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The Cynosure

  Michael Bakunin
  William Godwin
  Emma Goldman
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  Errico Malatesta
  Pierre-Joseph Proudhon
  Max Stirner
  Murray Bookchin
  Noam Chomsky
  Bright but Lesser Lights
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  First International
  Paris Commune
  Haymarket Massacre
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be infinitely less destructive of individual opportunities, and therefore infinitely less dangerous and detrimental to human welfare, than is the institution of property in abstract things. For it is easy to see that, even should we accept the rather startling hypothesis that a single ear of corn is continually and permanently consumable, or rather inconsumable, by an indefinite number of persons scattered over the surface of the earth, still the legal institution of property in concrete things that would secure to the sower of the grain of corn the exclusive use of the resultant ear would not, in so doing, deprive other persons of the right to sow other grains of corn and become exclusive user of their respective harvest; whereas the legal institution of property in abstract things not only secures to the inventor, say, of the steam engine the exclusive use of the engines which he actually makes, but at the same time deprives all other persons of the right to make for themselves other engines involving any of the same ideas. Perpetual property is ideas, then, which is the logical outcome of any theory of property in abstract things, would, had it been in force in the lifetime of James Watt, have made his direct heirs the owners of at least nine tenths of the existing wealth of the world; and, had it been in force in the lifetime of the inventor of the Roman alphabet, nearly all the highly civilized peoples of the earth would be today the virtual slaves of that inventor's heirs, which is but another way of saying that, instead of becoming highly civilized, they would have remained in the state of semi-barbarism. It seems to me that these two state-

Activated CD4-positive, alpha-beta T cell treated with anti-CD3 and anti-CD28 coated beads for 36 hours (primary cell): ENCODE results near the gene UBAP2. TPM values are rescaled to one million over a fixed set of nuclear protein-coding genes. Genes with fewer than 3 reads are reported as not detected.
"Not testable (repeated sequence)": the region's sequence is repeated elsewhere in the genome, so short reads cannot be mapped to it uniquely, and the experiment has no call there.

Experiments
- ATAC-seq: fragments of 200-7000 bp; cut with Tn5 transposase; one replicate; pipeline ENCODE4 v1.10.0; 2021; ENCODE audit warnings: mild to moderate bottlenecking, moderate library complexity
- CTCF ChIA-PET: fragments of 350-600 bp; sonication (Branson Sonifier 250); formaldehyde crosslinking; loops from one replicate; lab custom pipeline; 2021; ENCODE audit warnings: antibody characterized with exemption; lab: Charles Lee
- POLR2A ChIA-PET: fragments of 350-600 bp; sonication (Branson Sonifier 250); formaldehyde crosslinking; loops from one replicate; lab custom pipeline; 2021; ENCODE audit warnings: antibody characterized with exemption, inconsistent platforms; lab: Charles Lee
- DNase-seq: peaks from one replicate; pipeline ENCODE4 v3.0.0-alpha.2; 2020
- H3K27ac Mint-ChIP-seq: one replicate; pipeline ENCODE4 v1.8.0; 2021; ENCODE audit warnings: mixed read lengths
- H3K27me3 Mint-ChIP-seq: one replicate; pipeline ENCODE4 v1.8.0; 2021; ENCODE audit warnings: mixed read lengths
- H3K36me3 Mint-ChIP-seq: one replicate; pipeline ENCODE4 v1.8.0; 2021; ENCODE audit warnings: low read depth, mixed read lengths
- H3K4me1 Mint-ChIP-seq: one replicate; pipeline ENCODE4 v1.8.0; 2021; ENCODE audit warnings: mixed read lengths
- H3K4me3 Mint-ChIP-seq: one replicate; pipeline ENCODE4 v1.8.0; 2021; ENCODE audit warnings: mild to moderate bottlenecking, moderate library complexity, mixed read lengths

ments, which in my view are incontrovertable, are in themselves sufficient to condemn property in ideas forever.

If, then, the four monopolies to which I have referred are unnecessary denials of liberty, and therefore unjust denials of liberty, and if they are the sustaining causes of interest, rent, and monopolistic profit, and if, in turn, this usurious trinity is the cause of all vast accumulations of wealth, for further proof of which propositions I must, because of the limitations of my time, refer you to the economic writings of the Anarchistis school, --it clearly follows that the adequate solution of the problem with which the trusts confront us is to be found only in abolition of these monopolies and the consequent guarantee of perfectly free competition.

The most serious of these four monopolies is unquestionably the money monopoly, and I believe that perfect freedom in finance alone would wipe out nearly all the helpful. Mr. Bryan told a very important truth when he declared that the destruction of the money trust would at the same time kill all the other trusts. Unhappily, Mr. Bryan does not propose to destroy the money trust. He wishes simply to transform it from a gold trust into a gold and silver trust. The money trust cannot be destroyed by the remonetization of silver. That would be only a mitigation of the monopoly, not the abolishment of it. It can be abolished only by monetizing all wealth that has a market value, -- that is, by giving to all wealth the right right of representation by currency, and to all currency the right to circulate wherever it can on its own merits.


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